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A1NAcdjOTNL._SL1500_ In about 12 hours I will have Xunzi: The Complete Text delivered to my Kindle. I’m very excited, because Xunzi is an individual who I very much admire for his insights, and, whose thought was extremely influential in Chinese history. Yet from just noting that unlike Confucius and Mencius he does not have a Latinized name, you can infer that his status and prominence is not as great as these two figures. One reason given is that his reputation declined in early China because of his influence upon the Legalist school. These were the ideological brains behind the first Chinese truly unitary imperial state, which collapsed due to its insufferable totalitarianism. But the case can be made that Xunzi’s thought lived on in the substance of what became “State Confucianism”, and would echo down to the early 20th century (in fact the modern Chinese Communist party seems to be resurrecting State Confucianism). Therefore, to understand Xunzi is to some extent to understand a system of social-political governance which maintained itself robustly over ~2,000 years. The continuity of the Han dynasty, 2,000 years ago, down to the Qing dynasty (the Manchus), which fell in the early decades of the 20th century, is such that a mandarin of the earlier period could at least comprehend the basic underlying foundations of the state the society in 1900. Imagine transposing a Roman senator to Italy in 1900.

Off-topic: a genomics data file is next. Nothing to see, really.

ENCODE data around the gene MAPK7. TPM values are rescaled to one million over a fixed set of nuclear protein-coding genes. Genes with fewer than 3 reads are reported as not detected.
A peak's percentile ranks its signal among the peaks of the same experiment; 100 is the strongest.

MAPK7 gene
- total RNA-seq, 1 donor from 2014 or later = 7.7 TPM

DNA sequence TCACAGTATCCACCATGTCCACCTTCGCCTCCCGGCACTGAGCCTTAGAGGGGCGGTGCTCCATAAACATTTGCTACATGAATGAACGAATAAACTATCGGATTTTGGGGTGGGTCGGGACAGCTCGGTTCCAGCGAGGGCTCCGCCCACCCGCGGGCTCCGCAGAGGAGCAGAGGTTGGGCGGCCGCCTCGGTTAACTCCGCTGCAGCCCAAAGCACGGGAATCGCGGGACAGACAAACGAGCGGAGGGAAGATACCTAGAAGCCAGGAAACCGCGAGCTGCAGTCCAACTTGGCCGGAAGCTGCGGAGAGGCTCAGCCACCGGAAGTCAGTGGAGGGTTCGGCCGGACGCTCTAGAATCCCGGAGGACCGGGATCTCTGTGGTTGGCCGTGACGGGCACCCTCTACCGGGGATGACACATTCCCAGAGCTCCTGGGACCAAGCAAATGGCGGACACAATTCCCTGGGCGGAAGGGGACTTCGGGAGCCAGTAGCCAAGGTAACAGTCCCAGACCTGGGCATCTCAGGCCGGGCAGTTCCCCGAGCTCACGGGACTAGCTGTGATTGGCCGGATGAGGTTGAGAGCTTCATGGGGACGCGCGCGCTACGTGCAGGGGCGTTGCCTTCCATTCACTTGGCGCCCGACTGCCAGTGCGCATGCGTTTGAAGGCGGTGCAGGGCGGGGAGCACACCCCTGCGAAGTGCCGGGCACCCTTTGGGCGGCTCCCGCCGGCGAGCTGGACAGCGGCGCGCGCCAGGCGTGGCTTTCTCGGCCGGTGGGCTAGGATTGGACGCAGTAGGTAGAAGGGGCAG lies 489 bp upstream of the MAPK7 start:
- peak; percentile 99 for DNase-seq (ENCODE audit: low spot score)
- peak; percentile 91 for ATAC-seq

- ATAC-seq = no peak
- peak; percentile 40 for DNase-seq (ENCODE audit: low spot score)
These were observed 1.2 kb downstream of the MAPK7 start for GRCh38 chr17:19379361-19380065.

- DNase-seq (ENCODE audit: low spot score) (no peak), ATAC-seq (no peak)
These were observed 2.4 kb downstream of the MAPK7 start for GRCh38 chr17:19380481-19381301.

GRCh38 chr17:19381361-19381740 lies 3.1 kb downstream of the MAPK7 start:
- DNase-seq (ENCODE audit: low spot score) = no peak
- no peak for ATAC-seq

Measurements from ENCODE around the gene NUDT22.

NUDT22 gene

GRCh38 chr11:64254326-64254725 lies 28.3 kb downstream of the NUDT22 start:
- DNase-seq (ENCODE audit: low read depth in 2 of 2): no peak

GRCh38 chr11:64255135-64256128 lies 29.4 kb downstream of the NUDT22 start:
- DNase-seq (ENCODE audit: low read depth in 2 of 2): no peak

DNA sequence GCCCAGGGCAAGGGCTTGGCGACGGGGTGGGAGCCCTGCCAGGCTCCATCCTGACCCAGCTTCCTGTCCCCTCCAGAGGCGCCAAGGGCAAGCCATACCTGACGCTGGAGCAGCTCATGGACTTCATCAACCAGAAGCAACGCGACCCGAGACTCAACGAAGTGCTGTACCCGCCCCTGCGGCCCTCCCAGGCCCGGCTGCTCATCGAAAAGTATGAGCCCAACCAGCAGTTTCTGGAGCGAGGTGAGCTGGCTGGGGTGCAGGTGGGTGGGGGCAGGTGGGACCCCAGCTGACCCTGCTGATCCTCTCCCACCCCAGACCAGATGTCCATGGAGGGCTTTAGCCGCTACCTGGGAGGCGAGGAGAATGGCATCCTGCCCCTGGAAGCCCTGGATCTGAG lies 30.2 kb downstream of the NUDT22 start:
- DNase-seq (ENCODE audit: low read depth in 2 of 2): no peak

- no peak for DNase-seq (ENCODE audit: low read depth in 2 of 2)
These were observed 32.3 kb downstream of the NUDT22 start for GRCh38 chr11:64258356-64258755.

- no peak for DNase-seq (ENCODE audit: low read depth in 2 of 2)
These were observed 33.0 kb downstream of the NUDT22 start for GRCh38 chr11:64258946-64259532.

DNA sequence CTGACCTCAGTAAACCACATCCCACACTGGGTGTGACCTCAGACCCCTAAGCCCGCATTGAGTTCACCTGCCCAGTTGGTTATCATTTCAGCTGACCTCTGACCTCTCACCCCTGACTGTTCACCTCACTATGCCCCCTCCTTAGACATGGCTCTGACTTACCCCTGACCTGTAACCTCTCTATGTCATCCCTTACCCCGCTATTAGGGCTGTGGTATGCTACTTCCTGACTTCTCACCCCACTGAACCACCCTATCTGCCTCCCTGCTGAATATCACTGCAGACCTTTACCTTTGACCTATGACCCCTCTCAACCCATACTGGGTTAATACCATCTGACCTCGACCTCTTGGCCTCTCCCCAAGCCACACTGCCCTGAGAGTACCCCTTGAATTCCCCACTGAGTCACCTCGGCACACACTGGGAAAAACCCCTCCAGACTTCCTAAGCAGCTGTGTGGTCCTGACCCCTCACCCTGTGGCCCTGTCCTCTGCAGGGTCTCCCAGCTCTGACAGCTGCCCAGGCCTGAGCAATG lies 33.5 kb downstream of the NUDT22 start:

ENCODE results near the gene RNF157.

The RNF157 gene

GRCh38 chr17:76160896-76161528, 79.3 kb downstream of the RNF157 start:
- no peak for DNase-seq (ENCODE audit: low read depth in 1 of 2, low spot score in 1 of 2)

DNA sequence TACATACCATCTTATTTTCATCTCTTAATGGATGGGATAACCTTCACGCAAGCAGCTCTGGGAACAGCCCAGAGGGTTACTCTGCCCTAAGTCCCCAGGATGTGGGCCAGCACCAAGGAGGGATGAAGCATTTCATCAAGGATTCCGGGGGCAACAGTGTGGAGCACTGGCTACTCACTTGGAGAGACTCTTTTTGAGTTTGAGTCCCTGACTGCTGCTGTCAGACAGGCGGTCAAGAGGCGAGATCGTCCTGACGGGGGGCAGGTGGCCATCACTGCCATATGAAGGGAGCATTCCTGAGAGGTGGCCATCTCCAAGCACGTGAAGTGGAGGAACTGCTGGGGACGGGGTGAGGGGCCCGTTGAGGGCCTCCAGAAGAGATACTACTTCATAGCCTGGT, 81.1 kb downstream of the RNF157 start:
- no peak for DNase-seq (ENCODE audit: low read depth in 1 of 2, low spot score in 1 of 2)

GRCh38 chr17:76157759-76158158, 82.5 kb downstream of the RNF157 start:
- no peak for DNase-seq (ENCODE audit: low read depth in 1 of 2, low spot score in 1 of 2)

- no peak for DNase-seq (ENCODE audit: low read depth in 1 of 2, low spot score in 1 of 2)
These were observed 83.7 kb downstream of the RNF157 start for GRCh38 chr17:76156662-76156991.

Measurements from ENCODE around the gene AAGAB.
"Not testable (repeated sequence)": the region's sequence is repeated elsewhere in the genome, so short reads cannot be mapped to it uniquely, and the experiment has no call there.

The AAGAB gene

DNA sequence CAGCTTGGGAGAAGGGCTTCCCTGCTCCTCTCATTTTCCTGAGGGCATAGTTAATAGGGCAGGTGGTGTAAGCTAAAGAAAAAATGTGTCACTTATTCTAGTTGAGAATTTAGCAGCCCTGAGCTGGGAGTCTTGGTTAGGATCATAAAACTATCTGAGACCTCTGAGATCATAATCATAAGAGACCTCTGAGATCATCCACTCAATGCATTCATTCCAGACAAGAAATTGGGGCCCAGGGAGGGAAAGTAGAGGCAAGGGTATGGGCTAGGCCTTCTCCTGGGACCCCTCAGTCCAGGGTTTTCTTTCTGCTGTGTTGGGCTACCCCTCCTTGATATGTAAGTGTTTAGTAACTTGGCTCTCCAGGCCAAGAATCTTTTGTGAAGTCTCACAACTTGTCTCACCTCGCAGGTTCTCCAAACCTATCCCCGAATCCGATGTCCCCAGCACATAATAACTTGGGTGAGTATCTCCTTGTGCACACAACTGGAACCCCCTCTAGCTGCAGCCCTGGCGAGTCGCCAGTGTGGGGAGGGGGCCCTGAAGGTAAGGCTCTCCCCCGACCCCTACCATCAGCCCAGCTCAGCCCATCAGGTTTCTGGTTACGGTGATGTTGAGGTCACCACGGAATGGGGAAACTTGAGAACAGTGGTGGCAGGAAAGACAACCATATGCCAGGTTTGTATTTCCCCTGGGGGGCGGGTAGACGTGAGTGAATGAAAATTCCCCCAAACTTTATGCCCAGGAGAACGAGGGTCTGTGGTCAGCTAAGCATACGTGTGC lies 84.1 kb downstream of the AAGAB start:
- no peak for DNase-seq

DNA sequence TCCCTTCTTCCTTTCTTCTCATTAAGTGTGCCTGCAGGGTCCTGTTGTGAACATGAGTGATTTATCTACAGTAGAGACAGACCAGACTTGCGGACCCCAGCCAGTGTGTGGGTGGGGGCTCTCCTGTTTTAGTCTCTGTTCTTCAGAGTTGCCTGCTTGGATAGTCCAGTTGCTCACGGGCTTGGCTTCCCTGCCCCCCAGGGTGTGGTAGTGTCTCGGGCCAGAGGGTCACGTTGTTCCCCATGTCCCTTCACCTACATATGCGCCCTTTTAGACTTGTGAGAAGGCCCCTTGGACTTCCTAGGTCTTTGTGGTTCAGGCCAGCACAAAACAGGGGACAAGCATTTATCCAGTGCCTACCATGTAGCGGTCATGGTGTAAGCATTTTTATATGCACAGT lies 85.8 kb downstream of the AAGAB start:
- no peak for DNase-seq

The great antagonists of the early Confucians, and perhaps the polar opposite of Xunzi’s pessimistic and realist world-view, were the Mohists. Because we know of the Mohists mostly through the commentaries and recollections of their Confucian enemies we must be careful about assuming we know in exact details of what they truly espoused, but one of the clear issues where they seemed to differ from Confucians is that they held to a very flat and universal sense of human affection, affinity, and empathy. In contrast, the Confucians acknowledged that by their nature humans exhibited concentric circles of affinity, from the family outward. The details here may vary from society to society, but it strikes me that we must acknowledge that the Confucians were making peace with a fundamental reality of our evolutionary history as social apes whose lives revolved around different degrees of relations. The Mohist ideal of universal love has an abstract simplicity and Utopian attraction, but it can never serve as the basis of a well ordered society, as opposed to the guiding principle of very particular individuals who are distinctive from the rest of society (religions like Christian and Buddhism seem to make a nod to this when they allow for the creation of religious societies who notionally discard ties with their families and natal communities).